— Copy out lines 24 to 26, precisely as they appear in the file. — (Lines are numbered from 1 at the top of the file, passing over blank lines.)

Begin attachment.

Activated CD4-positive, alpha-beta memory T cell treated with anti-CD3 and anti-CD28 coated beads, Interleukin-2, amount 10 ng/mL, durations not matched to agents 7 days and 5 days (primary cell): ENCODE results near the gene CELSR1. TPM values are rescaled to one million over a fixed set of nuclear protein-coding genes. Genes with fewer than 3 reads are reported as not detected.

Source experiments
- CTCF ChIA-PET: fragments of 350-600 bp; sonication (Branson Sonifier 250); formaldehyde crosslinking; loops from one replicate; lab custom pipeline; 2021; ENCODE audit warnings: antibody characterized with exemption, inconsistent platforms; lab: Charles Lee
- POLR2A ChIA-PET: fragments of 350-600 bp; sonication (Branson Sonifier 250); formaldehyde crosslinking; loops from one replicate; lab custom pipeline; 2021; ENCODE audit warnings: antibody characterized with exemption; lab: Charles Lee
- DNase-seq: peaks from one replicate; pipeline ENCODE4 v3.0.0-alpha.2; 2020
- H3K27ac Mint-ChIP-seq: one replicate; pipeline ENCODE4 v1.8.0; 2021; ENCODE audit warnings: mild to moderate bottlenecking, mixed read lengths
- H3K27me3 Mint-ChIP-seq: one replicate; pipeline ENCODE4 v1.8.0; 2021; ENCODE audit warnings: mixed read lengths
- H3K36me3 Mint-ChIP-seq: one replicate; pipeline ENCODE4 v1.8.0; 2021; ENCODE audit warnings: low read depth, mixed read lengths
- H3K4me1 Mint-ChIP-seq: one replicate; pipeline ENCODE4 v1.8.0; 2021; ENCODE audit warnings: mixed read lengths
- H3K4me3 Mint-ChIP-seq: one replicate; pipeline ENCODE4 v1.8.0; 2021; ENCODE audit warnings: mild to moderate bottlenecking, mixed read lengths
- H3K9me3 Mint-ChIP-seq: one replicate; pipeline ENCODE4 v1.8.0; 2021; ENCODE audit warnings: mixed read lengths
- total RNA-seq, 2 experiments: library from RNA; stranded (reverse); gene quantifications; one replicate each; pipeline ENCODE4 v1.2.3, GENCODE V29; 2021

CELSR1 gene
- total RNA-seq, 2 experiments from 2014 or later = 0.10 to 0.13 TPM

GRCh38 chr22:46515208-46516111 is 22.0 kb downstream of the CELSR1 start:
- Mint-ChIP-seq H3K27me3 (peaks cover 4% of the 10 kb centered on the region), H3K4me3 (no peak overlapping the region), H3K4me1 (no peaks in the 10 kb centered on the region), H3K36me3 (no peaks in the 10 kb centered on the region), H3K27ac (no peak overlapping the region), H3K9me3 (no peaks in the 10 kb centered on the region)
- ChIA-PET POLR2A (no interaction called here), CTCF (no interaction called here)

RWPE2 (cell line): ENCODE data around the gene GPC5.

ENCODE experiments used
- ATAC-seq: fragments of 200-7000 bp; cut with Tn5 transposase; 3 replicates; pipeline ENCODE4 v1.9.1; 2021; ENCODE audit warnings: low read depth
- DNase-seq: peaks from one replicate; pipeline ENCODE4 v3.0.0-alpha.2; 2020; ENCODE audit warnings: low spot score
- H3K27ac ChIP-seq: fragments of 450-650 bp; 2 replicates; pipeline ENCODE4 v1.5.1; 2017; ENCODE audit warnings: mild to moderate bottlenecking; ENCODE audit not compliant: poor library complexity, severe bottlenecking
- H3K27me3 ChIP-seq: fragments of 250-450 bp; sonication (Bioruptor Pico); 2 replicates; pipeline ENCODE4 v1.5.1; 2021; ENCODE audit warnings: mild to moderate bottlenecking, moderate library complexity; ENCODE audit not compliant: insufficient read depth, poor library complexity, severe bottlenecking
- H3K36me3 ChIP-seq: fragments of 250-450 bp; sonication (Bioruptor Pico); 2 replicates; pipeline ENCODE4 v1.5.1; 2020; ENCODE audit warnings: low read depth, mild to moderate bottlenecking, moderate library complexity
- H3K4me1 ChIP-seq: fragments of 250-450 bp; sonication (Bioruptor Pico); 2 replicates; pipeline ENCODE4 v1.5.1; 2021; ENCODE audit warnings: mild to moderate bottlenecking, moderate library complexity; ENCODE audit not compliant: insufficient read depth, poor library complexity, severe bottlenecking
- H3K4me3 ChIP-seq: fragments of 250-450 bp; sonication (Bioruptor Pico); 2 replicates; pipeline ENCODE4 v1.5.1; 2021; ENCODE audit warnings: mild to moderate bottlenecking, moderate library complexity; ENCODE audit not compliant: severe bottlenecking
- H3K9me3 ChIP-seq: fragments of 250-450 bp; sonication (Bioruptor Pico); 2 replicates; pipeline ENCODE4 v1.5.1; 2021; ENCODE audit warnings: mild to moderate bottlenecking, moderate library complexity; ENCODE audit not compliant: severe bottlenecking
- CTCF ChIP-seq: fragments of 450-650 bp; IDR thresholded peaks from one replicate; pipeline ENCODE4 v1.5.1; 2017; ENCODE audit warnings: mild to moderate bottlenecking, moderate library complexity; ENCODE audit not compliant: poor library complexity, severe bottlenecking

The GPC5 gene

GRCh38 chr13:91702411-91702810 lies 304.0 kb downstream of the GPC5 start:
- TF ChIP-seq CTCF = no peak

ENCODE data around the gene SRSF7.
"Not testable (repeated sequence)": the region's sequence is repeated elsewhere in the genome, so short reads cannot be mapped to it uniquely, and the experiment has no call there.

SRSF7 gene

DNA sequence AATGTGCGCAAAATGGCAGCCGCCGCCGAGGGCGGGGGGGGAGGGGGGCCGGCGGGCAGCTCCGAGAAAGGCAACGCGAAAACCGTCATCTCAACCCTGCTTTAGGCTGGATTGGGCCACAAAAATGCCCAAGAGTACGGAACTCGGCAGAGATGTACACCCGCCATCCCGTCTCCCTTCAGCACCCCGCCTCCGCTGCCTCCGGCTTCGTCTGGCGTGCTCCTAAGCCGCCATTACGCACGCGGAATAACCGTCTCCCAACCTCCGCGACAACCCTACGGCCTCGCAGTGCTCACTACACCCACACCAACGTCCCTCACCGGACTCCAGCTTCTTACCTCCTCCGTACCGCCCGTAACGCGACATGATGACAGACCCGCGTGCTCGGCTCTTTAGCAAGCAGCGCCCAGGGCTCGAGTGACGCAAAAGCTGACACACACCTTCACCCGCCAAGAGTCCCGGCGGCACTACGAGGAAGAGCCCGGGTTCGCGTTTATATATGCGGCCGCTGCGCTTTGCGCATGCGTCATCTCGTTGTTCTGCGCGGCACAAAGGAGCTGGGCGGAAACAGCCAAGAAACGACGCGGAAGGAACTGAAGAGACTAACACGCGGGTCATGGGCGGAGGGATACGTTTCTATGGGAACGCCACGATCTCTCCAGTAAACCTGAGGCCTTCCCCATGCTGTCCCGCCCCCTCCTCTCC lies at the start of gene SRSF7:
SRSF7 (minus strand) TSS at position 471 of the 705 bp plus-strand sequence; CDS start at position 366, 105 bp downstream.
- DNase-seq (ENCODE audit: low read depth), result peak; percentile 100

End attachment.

- H3K36me3 ChIP-seq: fragments of 250-450 bp; sonication (Bioruptor Pico); 2 replicates; pipeline ENCODE4 v1.5.1; 2020; ENCODE audit warnings: low read depth, mild to moderate bottlenecking, moderate library complexity
- H3K4me1 ChIP-seq: fragments of 250-450 bp; sonication (Bioruptor Pico); 2 replicates; pipeline ENCODE4 v1.5.1; 2021; ENCODE audit warnings: mild to moderate bottlenecking, moderate library complexity; ENCODE audit not compliant: insufficient read depth, poor library complexity, severe bottlenecking
- H3K4me3 ChIP-seq: fragments of 250-450 bp; sonication (Bioruptor Pico); 2 replicates; pipeline ENCODE4 v1.5.1; 2021; ENCODE audit warnings: mild to moderate bottlenecking, moderate library complexity; ENCODE audit not compliant: severe bottlenecking